The perimeter of a circle is called a special
name other than perimeter: circumference. The circumference of a circle is
the length of the curve that encloses that circle.
A circle is defined by only two things: its center
and its radius. Two circles with the same center
and the same radius are the same circle. Therefore, the circumference of a
circle must depend on one of these, or both. In fact, the circumference is
dependent solely on the radius of a circle: circumference equals 2*Πr*, where r
denotes the length of the radius. Another way to state the formula is *Πd*,
where d denotes the length of the diameter of the
circle, which is, of course, twice that of the radius. A clever way to remember
the formula for circumference is with the sentence "See two pies run." This
sentence corresponds to written version of the formula, *C* = 2*Πr*.

Another way to think of the curve that encloses a circle is through the 360
degree arc of that
curve. Thus, the circumference of a circle is the length of the 360 degree arc
of that circle. Since we know that the circumference of a 360 degree arc is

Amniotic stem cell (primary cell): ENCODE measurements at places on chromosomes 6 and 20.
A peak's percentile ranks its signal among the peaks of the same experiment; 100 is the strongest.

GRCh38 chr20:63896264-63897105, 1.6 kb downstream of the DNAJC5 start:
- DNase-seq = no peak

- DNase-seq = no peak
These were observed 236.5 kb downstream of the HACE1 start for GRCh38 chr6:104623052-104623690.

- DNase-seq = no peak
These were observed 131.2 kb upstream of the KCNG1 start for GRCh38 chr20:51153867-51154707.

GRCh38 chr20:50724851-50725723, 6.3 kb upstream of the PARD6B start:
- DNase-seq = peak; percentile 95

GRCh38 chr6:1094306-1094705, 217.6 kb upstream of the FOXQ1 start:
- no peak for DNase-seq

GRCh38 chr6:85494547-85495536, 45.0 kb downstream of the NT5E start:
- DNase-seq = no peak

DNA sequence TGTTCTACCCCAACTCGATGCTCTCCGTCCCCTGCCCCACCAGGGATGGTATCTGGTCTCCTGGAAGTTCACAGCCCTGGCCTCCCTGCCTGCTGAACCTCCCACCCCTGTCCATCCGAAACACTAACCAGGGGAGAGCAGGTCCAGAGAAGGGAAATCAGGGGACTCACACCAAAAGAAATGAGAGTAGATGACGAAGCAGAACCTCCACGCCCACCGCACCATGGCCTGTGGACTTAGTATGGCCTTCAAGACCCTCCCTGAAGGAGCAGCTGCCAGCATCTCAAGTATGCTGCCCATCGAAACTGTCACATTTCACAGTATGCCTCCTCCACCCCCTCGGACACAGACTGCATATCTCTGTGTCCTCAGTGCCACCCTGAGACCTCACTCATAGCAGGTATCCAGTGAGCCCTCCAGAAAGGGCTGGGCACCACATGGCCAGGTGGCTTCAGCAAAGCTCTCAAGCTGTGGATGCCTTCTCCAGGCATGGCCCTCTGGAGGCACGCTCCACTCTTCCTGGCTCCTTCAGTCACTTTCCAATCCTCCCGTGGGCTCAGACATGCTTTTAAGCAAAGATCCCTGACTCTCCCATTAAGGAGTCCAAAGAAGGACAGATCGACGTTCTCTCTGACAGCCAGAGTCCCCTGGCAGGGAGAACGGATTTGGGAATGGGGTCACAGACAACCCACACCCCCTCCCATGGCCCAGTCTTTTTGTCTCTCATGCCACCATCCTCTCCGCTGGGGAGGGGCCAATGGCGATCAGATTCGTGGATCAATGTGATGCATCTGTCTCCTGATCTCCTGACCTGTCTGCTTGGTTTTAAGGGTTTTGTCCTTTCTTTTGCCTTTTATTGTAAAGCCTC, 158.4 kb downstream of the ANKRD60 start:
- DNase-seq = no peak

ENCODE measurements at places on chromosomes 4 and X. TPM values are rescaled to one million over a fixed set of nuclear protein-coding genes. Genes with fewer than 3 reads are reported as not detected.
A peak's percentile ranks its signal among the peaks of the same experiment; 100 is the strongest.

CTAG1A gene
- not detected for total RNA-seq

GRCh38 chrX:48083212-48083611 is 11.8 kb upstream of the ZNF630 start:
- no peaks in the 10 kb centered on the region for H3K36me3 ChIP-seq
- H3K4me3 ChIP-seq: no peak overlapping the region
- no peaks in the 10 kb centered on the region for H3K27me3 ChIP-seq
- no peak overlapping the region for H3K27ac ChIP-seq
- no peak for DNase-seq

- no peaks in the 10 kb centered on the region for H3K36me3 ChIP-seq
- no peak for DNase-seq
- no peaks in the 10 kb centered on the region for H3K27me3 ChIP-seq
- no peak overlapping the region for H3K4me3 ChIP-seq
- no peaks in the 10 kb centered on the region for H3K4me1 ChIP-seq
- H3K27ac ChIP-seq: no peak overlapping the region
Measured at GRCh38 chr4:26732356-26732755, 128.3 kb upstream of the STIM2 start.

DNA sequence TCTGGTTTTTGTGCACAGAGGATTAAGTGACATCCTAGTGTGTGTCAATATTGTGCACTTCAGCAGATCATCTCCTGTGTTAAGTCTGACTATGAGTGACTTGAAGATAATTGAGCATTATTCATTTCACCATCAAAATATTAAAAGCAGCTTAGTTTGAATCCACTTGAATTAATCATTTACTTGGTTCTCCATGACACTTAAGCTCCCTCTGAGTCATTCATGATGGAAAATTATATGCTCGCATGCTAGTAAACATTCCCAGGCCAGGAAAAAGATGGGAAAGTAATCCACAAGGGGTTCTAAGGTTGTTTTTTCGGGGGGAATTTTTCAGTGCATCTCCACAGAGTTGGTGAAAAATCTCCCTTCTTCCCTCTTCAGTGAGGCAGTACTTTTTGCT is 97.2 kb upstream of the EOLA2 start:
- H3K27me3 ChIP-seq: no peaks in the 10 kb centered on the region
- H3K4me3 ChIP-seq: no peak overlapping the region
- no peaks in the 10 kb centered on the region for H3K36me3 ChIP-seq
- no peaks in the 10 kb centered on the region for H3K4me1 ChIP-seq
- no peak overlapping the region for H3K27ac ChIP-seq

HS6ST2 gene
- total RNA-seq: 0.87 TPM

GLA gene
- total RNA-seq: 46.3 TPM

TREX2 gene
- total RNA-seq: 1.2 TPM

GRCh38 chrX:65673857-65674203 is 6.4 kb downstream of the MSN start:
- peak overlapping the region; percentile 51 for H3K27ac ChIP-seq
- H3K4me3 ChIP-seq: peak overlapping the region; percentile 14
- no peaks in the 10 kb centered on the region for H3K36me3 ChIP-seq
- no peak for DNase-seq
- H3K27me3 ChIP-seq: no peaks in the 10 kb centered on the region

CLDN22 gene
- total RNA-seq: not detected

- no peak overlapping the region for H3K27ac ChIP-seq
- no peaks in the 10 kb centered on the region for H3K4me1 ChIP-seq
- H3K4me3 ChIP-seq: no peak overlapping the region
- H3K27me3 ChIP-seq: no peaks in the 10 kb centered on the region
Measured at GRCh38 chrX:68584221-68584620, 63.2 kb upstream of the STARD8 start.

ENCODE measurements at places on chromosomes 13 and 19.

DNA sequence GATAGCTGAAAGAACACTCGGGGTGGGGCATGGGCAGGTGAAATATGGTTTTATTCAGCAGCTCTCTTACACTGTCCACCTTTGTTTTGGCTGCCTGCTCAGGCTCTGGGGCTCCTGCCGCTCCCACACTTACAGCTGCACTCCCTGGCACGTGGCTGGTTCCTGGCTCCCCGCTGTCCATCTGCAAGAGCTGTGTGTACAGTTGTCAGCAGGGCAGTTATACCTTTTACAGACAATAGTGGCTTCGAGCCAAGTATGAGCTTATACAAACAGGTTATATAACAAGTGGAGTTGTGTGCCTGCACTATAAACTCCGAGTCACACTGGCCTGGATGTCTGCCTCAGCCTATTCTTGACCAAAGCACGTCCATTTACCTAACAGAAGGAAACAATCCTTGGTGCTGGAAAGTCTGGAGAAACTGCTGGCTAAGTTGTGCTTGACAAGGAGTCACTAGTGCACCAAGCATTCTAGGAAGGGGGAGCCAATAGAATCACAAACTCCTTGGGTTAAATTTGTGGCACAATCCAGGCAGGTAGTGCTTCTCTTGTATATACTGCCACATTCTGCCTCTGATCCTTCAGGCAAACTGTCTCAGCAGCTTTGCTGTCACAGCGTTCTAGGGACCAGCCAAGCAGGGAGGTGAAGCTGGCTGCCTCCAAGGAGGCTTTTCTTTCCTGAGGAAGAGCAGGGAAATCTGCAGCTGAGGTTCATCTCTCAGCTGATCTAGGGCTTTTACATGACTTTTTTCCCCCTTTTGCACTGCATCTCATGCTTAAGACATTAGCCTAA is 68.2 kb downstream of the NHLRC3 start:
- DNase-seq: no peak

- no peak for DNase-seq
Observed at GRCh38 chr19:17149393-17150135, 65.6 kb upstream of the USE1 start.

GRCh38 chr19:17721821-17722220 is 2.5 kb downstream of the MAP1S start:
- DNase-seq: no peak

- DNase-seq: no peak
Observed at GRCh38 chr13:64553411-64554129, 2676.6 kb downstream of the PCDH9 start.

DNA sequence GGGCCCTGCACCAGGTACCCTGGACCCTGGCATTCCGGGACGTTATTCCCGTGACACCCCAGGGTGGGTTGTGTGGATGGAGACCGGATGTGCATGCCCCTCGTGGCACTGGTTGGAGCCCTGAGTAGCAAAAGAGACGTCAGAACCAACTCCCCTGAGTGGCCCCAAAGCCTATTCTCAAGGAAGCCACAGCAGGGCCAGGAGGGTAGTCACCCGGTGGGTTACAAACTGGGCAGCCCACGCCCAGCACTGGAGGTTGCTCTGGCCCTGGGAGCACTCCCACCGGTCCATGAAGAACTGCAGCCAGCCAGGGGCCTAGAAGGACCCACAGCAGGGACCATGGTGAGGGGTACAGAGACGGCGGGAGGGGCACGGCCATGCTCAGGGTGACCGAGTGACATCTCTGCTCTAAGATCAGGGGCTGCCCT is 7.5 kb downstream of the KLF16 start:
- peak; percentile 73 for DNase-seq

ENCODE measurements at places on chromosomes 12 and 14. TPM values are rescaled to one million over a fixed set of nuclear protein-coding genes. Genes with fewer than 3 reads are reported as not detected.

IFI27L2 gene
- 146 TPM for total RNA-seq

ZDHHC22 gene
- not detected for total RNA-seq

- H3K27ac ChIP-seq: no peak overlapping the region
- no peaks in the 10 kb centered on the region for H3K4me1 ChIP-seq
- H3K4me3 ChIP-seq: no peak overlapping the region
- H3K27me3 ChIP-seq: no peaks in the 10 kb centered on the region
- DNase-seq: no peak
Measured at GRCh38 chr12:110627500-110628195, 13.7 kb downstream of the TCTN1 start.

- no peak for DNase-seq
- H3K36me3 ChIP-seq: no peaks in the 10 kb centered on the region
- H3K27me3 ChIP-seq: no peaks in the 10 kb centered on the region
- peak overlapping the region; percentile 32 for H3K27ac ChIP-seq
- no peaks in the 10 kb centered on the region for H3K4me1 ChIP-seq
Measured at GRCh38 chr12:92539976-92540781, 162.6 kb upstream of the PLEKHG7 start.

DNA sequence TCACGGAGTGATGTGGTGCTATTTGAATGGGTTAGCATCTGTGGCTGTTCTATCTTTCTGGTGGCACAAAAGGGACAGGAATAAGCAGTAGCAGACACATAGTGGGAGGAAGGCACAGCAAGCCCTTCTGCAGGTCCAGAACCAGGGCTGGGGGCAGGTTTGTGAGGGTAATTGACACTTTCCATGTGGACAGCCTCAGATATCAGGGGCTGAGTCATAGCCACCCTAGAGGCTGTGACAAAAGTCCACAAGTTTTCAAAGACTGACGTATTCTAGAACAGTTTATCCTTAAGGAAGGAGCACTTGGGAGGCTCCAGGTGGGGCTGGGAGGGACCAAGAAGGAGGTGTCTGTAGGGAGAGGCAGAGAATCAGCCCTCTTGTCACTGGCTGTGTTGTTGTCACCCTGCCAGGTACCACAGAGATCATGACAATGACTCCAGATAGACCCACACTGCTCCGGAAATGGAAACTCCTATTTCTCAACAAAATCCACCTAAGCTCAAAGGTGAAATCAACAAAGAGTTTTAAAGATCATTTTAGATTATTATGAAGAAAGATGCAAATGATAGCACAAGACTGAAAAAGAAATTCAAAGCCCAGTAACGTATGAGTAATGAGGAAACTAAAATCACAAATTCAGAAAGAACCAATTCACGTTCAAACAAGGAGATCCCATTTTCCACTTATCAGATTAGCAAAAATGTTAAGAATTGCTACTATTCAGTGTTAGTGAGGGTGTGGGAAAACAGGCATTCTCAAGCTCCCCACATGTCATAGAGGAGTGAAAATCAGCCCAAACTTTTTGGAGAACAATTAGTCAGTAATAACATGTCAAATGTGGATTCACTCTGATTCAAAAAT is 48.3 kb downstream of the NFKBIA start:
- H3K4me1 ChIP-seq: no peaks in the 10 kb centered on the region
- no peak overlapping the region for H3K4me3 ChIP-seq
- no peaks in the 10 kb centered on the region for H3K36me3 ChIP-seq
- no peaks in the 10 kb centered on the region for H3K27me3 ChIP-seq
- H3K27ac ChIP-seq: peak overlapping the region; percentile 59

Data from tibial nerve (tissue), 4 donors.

2*Πr*, where r is the length of the radius, we can calculate the length of
various arcs of a circle, provided that we know the radius of such a circle.
For example, the length of a 180 degree arc must be half the circumference of
the circle, the product of pi and the radius. The length of any arc is equal to
whatever fraction of a full rotation the arc spans multiplied by the
circumference of the circle. A 45 degree arc, for example, spans one-eighth of
a full rotation, and is therefore equal to one-eighth the circumference of that
circle. The length of an arc of n degrees equals (n/360) times the
circumference. Below these concepts are pictured.

Figure %: A 30 degree arc equals one-twelfth the circumference of the circle

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